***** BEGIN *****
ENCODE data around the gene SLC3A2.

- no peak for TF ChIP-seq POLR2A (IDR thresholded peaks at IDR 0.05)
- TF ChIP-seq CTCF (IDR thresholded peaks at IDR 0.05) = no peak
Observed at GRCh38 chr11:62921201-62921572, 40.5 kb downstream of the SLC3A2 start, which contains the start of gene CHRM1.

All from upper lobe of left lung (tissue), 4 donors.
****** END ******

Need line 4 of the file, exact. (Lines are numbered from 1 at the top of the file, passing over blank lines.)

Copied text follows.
Observed at GRCh38 chr11:62921201-62921572, 40.5 kb downstream of the SLC3A2 start, which contains the start of gene CHRM1.